Single-Sex Psychiatric Services to Protect Women

Mary V. Seeman, MD, DSc

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In This Article

Abstract and Introduction

Background: Most psychiatric services (eg, inpatient units, day therapy centers, outpatient clinics, and community clinics) are not currently segregated by sex, but recent developments -- such as increasing psychiatric acuity and increasing numbers of comorbidities -- have raised the level of violence and perceived threat in psychiatric facilities and have made a proportion of the more vulnerable patients feel unsafe.
Aim: The purpose of this review is to examine the concept of vulnerability as it applies to female psychiatric patients and to review the literature on the determinants of violence in psychiatric facilities and on preferences among psychiatric patients with respect to same-sex vs mixed-sex psychiatric services.
Results: Literature from Great Britain and from disability organizations supports same-sex facilities as options for women who feel unsafe in mixed-sex facilities. Outcomes with respect to violent incidents have not been evaluated.
Conclusions: Same-sex psychiatric facilities need to be implemented in a variety of communities and careful research conducted to examine potential benefits in specific populations.

Mixed wards in hospitals are a comparatively new phenomenon. Not so long ago, whole hospitals, especially psychiatric hospitals, were built in such a way as to keep the sexes apart at all times and to ensure that male and female patients never met. High double walls and grounds separated men from women. Nurses and attendants were always of the same sex as their patients; anything else was considered immoral. This has all changed, of course, and psychiatric facilities are now designed to accommodate both sexes. In 1999, however, because of reports of increases in violence and sexual assaults on psychiatric units and the perception of increasing threat with time, the National Health Service (NHS) Executive in Britain issued a call for the elimination of mixed sex psychiatric wards: "The Government is committed to phasing out mixed sex hospital accommodation and no new mixed sex wards will be approved. The NHS has been set the clear objective to work towards the elimination of mixed sex accommodation in 95% of Health Authority areas by the year 2002. . . . As part of the strategy to provide safe services, . . .this guidance outlines the practical steps which NHS staff should take to ensure the safety, privacy and dignity of patients, and suggests good practice for building design."[1]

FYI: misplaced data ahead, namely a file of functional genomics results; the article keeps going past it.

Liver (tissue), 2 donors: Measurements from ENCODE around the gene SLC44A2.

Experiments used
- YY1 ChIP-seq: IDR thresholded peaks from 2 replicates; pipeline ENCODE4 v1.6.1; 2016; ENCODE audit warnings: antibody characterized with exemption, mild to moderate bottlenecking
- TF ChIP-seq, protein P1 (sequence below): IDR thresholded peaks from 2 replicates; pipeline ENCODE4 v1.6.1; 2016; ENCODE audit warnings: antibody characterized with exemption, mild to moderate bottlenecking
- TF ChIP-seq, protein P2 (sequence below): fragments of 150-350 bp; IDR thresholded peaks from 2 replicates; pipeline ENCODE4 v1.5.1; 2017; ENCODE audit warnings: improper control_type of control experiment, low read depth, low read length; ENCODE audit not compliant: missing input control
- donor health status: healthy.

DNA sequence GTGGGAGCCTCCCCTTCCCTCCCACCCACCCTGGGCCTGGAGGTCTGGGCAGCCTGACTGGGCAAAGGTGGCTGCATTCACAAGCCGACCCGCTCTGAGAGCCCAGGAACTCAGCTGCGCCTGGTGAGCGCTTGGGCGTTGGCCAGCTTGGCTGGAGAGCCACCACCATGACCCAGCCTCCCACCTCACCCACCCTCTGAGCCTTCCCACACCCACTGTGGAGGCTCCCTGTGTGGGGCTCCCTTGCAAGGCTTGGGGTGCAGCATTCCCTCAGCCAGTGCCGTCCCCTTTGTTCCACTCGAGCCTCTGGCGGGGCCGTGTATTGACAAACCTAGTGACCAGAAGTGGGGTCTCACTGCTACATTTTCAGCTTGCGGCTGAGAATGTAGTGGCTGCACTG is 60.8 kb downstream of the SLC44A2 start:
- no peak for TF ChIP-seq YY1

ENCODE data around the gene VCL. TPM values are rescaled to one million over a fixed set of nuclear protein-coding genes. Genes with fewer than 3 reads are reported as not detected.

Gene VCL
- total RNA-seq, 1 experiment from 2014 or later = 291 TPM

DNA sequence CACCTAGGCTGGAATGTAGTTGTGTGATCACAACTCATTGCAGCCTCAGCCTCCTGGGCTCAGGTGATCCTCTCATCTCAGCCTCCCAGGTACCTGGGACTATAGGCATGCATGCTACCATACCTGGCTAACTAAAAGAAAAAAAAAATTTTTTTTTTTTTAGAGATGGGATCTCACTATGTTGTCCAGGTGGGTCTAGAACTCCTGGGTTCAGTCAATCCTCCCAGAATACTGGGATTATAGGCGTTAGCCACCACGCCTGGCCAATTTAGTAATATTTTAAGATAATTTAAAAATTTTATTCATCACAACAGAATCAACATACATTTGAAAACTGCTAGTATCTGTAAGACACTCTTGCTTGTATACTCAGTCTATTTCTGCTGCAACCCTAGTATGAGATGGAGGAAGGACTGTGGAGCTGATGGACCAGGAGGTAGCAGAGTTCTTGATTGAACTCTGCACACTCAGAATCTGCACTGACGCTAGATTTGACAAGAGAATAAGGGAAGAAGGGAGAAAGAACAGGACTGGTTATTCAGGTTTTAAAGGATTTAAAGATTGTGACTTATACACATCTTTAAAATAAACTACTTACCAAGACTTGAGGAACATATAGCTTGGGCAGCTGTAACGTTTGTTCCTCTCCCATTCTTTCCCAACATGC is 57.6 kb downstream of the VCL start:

It has been repeatedly reported that approximately 50% of female psychiatric patients are victims of sexual abuse.[2,3,4,5] This is not to suggest that the abuse necessarily occurs in treatment facilities but to underscore the sensitivity of this population to environments that are perceived as perpetuating abuse and powerlessness at the hands of (usually) male authority.[6,7] This is the rationale for reconsidering single-sex services.

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